For us, the “bonnie boat” was a beautiful ferry crossing to Skye from Mallaig – not the difficult crossing of the young heir Charles of the bloody Jacobite wars, told by this old Scottish song. In Callander, on Friday night at the Lade Inn’s pub, the group sang it, and invited the public to join – we gladly did (the pub had booklets with the lyrics so you could easily sing along, especially in the chorus parts).
Folk music, in many different forms, pervades Scotland, to a degree I had only imagined possible in Europe in places like Lisbon or Athens or Dublin. There is still a strain of resistance against the English, against what is perceived as invasion or imposition of many ways into Scotland by England. It resurfaces through song – song of lost battles, of lost causes, of emigration, of fighting in the battlefields of Europe under many different leaders but always dreaming of the lochs, the glens, the mountains of Scotland “covered in mountain thyme and heather”. Travelling through Scotland one is literally soaked in music – in folk songs of the battles (against the English, between the clans, or of Scottish soldiers in the Tirol or in France), in musics sung in Gaelic or in English with very strong Scottish twinges, vowels and rolled r.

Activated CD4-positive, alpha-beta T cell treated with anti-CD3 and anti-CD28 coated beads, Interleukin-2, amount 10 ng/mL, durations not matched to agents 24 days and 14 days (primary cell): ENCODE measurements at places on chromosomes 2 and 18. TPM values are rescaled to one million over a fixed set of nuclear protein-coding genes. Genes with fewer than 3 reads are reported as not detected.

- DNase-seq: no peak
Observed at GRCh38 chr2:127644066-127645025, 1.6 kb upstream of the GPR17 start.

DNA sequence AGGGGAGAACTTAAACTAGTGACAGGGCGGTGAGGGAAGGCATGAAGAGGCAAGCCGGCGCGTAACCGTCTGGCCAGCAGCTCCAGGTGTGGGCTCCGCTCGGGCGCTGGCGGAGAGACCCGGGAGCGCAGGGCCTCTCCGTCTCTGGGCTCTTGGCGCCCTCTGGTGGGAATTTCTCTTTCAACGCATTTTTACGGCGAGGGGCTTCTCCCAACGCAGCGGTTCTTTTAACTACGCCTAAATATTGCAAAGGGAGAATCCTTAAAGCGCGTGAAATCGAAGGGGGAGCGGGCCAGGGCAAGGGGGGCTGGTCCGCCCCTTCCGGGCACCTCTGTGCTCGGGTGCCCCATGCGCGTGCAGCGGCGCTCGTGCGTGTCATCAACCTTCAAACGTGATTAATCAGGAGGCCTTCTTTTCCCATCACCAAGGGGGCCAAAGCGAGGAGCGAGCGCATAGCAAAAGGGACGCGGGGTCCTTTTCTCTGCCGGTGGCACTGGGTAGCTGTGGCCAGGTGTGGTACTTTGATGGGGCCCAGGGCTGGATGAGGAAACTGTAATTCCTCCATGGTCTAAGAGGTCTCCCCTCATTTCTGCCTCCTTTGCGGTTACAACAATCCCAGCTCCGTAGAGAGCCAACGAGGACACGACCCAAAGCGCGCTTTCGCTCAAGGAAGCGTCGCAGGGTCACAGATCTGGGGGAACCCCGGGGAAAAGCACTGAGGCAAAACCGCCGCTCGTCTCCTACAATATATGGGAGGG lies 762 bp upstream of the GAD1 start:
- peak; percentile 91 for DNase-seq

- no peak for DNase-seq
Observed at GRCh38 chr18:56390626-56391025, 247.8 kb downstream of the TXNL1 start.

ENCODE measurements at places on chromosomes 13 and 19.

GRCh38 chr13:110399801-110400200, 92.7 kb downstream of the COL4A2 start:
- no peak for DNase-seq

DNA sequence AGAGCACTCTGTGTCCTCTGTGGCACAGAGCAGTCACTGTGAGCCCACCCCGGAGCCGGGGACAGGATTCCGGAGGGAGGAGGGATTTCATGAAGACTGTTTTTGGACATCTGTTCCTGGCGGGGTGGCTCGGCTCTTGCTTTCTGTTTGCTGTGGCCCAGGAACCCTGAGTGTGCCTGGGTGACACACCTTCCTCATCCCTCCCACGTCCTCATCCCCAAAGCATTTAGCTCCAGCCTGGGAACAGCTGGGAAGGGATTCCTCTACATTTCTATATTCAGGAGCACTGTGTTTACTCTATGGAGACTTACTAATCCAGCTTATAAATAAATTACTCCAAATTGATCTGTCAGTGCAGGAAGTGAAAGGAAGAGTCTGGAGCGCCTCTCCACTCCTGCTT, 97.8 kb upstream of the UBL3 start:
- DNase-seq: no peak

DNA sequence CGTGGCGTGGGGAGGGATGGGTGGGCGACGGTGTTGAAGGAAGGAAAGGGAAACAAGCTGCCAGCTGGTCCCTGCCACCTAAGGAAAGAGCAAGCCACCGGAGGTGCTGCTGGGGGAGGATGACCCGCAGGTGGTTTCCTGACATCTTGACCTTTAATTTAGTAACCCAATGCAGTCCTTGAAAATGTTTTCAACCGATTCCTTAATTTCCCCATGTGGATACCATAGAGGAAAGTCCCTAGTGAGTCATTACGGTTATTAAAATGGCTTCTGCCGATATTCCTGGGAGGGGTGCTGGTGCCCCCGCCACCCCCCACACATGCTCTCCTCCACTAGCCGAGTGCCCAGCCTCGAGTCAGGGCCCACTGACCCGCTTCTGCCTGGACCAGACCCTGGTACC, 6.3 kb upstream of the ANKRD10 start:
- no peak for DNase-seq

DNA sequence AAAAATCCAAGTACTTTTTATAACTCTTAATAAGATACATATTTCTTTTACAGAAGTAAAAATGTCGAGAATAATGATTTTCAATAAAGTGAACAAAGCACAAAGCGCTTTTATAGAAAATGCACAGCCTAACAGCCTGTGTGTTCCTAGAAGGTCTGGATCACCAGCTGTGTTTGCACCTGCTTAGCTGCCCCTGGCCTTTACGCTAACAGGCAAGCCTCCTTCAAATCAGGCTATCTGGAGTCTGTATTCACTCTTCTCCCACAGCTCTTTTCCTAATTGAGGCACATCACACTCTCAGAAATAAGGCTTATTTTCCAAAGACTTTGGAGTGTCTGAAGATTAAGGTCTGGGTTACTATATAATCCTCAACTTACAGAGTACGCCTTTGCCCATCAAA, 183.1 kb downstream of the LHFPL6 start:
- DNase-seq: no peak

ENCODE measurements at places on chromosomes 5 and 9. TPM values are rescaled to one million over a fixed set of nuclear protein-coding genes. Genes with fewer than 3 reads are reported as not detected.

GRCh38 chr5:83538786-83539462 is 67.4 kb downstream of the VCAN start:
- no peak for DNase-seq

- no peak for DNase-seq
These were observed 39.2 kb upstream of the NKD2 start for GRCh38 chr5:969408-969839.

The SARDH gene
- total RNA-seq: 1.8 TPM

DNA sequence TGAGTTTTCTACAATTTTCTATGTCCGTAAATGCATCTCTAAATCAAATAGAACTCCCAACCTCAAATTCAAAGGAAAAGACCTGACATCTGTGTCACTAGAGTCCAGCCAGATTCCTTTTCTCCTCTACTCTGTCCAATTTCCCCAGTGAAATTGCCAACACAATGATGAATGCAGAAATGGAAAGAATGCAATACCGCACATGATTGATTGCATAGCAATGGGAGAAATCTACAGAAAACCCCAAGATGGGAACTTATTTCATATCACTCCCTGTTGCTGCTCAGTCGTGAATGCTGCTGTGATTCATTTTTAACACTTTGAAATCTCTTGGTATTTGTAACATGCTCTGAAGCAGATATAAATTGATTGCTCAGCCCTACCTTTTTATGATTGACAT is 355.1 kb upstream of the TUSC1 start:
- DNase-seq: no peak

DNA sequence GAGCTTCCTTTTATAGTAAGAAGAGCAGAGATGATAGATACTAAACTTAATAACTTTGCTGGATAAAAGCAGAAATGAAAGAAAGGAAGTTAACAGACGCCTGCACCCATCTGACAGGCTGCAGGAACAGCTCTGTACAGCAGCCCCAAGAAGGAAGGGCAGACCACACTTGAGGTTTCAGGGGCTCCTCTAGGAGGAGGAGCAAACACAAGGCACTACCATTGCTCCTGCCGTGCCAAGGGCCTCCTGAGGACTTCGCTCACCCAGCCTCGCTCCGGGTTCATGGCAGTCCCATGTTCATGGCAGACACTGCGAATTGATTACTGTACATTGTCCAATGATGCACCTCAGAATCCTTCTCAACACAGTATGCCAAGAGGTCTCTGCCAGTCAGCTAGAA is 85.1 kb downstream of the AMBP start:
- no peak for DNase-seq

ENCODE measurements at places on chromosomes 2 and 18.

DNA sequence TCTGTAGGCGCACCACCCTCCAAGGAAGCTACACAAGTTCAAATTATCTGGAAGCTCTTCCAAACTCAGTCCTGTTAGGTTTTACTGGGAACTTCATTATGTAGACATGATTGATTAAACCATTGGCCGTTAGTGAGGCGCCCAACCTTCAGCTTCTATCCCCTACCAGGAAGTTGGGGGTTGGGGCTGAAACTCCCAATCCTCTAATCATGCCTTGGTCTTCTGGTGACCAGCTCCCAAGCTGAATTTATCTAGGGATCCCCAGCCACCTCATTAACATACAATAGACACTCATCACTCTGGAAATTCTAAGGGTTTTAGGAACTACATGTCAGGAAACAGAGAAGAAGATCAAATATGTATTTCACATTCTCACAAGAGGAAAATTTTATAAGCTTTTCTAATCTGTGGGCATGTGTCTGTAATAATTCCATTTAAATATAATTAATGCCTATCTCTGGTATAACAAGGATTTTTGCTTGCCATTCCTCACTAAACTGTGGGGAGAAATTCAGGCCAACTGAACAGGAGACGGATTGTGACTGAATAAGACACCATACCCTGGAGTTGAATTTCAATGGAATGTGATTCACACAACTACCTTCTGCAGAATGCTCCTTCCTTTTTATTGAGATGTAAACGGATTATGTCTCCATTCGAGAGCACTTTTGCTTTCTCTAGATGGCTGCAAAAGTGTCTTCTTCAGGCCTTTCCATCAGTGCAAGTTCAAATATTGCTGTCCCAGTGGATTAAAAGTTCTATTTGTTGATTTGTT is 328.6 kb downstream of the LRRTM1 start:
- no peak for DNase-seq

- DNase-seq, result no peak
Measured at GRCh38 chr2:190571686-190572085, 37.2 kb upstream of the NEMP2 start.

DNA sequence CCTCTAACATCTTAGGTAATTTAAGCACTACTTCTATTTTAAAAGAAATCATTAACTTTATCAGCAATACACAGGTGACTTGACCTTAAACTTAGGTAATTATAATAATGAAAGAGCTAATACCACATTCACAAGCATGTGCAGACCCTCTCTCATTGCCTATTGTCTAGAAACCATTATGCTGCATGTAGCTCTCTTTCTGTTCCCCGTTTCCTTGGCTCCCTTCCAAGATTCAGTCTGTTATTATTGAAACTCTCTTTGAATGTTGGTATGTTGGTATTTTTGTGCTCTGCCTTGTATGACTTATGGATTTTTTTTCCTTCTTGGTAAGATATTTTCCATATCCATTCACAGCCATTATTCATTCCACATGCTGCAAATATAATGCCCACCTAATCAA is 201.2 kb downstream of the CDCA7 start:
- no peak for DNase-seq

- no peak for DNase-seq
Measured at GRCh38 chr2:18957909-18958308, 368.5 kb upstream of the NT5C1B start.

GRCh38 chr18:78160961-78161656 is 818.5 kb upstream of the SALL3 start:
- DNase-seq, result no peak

Over the sea to Skye seems to have a rather longish history.
For us, again, the crossing was a beautiful and dreamy event. Skye is one of the strangest, most beautiful places I have had the chance to see. Although we were there several days, it always seems that you could explore Skye for hundreds of days and always be surprised.
These photographs capture (very barely) what Skye (and the nearby islands Rùm and Eigg) look like when seen from Mallaig, before crossing. One of them is on the ferry, during the crossing, over the sea to Skye.
I really don’t know if the pictures can capture the odd feeling of watching islands that looks like enormous whales or other living beings, in the distance. That was the impression I constantly had: the islands were about to move, slowly like cetaceans.
Mallaig (the last point before the ferry) is a very small town, a harbor (where the quality of seafood is amazingly good). It is also the main filming place for the movie Breaking the Waves. And yes. We did go in the late evening (after 9 or 10) to walk on the seashore (full of white sand and coves) during the long sunset, and the movie was there. The fishermen at the local pub could (alas) have been any of the boys who hypocritically were all having sex with the woman and judging her for her actions, in their minuscule religious mind. Of course, modern day Britain seems to have very much left those extremes, but the landscape (and the faces of the sailors and fishermen) still seemed the same.
The crossing on the ferry was beautifully documented by MC – I hope she will post the videos at some point.
And here is yet another wonderful example of the sort of music you do hear in those pubs of Scotland (notice here the incredible voice – almost Eastern European or Finnish to my unaccostumed ears, and also enjoy the singing in Gaelic):